Today, I’m sharing a guest post from reader Chris Bonham, an Uber and Lyft driver out of Colorado. Chris can often be seen around the blog or on the RSG Facebook page leaving very insightful and detailed comments. I’ve always been a part-time driver and because of that, I’m constantly trying to talk to full-time drivers and get their take on things.
It has been said again and again that rideshare driving is best utilized as a part time gig to go in conjunction with a regular full-time job. On that, I agree. It does work great for many, many drivers out there across the country. But, on the back side of that, there are plenty of drivers out there who are forced to rely on rideshare driving as their sole source of income. The biggest question is why do they do this?
For many of us, it boils down to one simple fact: jobs these days are hard to come by. Yes, there have been some gains made in the job market. I don’t think anyone would debate that. That job growth though has been primarily in retail and in fast food – both of which are notorious for paying as close to minimum wage as possible, and tend to offer little in the way for benefits and a good working environment.
As a whole though, jobs continue to disappear in virtually every part of the country. In Michigan and much of the Midwest, it’s the automotive industry. In California and much of the Pacific Northwest, it’s both the military and the high-tech industry, or what some would call “Silicon Valley”. On the East Coast, again, same thing – military, tech, finance and manufacturing. Same goes for the south. Anywhere you look, it is bad out there for most people seeking employment. Thus, as a result of these difficult times, more and more people out there are turning to freelance work or independent contract work.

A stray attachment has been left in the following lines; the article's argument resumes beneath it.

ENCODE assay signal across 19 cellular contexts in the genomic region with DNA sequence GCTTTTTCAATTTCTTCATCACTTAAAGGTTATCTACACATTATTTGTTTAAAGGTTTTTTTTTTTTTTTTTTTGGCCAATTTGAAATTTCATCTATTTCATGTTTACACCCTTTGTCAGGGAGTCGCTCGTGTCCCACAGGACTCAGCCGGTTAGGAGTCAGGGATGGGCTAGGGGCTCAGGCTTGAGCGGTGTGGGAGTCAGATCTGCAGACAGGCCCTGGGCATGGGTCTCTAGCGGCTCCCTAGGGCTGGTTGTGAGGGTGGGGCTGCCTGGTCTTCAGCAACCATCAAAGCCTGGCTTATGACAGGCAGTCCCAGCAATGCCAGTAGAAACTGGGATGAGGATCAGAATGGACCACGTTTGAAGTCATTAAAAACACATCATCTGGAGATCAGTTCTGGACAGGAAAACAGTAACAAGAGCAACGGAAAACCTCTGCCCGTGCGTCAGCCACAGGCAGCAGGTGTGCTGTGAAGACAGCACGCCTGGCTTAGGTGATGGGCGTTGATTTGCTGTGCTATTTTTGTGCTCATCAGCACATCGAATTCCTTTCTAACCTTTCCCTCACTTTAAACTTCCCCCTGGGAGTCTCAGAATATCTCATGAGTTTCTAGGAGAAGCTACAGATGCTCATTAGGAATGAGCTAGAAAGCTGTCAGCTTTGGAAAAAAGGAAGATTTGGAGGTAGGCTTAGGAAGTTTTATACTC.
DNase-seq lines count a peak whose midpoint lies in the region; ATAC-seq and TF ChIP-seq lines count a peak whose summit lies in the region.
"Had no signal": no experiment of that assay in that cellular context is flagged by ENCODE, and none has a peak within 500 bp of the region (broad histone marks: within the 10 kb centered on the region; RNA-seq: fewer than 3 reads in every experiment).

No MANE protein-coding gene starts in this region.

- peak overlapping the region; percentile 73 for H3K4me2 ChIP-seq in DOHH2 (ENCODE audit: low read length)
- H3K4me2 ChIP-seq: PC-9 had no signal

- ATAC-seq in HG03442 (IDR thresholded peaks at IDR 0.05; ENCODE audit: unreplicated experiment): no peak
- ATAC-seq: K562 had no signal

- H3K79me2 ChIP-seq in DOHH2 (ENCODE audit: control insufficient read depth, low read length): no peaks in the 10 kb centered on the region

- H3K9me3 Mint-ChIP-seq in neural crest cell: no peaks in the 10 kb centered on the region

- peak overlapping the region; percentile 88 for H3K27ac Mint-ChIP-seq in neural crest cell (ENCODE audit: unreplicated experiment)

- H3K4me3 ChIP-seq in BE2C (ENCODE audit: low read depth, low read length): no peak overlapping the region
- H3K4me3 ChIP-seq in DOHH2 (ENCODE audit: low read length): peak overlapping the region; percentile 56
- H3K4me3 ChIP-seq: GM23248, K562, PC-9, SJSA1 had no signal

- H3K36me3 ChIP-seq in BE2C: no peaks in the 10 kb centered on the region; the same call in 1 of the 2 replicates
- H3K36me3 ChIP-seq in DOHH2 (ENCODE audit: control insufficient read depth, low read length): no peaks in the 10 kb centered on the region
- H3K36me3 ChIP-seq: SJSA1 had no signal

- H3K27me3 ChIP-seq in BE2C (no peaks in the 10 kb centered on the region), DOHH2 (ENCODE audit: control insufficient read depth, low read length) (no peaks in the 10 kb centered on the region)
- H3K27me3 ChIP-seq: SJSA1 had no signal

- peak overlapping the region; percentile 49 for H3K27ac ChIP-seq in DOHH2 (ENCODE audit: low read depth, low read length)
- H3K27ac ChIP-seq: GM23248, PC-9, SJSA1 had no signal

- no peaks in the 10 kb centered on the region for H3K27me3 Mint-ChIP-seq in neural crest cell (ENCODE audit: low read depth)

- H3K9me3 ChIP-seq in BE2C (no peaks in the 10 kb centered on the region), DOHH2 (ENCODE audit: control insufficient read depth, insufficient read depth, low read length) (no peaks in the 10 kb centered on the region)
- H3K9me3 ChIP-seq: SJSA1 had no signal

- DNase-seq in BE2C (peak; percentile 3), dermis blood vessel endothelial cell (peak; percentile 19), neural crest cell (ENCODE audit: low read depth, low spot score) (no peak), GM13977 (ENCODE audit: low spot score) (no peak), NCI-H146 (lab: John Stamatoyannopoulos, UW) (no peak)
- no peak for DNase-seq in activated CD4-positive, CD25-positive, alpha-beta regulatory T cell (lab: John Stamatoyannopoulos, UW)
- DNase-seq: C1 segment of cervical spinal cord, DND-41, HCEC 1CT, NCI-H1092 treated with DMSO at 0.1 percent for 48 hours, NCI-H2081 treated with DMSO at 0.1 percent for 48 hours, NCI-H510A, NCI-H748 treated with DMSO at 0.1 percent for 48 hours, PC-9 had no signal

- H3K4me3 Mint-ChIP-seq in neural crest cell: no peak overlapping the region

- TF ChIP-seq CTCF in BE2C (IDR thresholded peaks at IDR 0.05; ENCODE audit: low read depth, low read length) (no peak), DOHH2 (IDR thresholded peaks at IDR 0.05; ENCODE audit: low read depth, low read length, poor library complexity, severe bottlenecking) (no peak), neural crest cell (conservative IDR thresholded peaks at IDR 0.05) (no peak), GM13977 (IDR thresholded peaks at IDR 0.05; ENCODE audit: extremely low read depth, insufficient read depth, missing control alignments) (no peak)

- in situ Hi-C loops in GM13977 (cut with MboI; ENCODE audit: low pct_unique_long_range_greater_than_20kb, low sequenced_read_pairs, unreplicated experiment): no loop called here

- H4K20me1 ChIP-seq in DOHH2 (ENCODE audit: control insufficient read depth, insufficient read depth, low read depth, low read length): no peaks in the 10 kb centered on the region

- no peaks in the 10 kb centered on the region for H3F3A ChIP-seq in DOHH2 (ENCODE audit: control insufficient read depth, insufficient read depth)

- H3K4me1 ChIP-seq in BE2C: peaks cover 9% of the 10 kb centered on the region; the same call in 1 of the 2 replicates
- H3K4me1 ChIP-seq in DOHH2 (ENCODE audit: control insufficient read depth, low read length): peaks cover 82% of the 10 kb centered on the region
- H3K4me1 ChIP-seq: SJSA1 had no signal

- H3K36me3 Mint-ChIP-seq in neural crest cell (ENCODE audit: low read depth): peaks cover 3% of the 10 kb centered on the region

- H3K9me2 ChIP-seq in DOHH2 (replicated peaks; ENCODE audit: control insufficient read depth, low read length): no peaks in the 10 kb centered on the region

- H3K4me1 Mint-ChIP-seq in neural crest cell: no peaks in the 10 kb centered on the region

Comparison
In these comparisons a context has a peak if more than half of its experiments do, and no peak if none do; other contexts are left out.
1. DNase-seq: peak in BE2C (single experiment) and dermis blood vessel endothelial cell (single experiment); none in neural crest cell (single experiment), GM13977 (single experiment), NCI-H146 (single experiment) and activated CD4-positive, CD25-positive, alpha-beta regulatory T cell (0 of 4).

Obviously, one of the key reasons many out there take up independent contracting work for companies such as Uber and Lyft is because they need the money. Many who do engage in something, especially rideshare driving, are fortunate enough to have such a job, where to them, the income gained from driving for Uber or Lyft serves as a smaller, secondary source of income.
And as The Rideshare Guy has said over and over, rideshare driving works best as a second job. But what of those living in smaller cities who are either underemployed or have no other real options available to them for employment? Particularly people who reside in areas such as Detroit, Cleveland, Cincinnati, Pittsburgh or any other numerous locales throughout the United States? What real options do they have other than to try and pursue independent contractor positions with the hope that it will be enough to pay the bills on time?
It’s very obvious that we as drivers have seen a lot unfold these past 12 or so months. We witnessed the price wars rage between the big two players in the rideshare industry, and how they repeatedly gouged prices as part of a campaign to undercut one another and emerge as the victor in that battle.
As a result, for many involved with rideshare driving, these tactics have placed a lot of them in who may be in a precarious financial situation into an even deeper hole, so to speak. With fares in some areas of the country being as low as almost 90 cents a mile, the absolute minimum a driver may make off of the most short rides can be as low as $4 (or $2.40 after Uber’s cut). Compare that to the cost of gas per gallon in most US cities right now, the cost of auto repairs the continued increases to the cost of living nationwide, and you begin to see a problem.
And it’s not exactly like anyone is trying to obtain employment status from Uber or Lyft, despite the recent court cases seen in California, or even recent state rulings that awarded unemployment to one former Uber driver in Florida, or even making another an employee as we saw in California recently.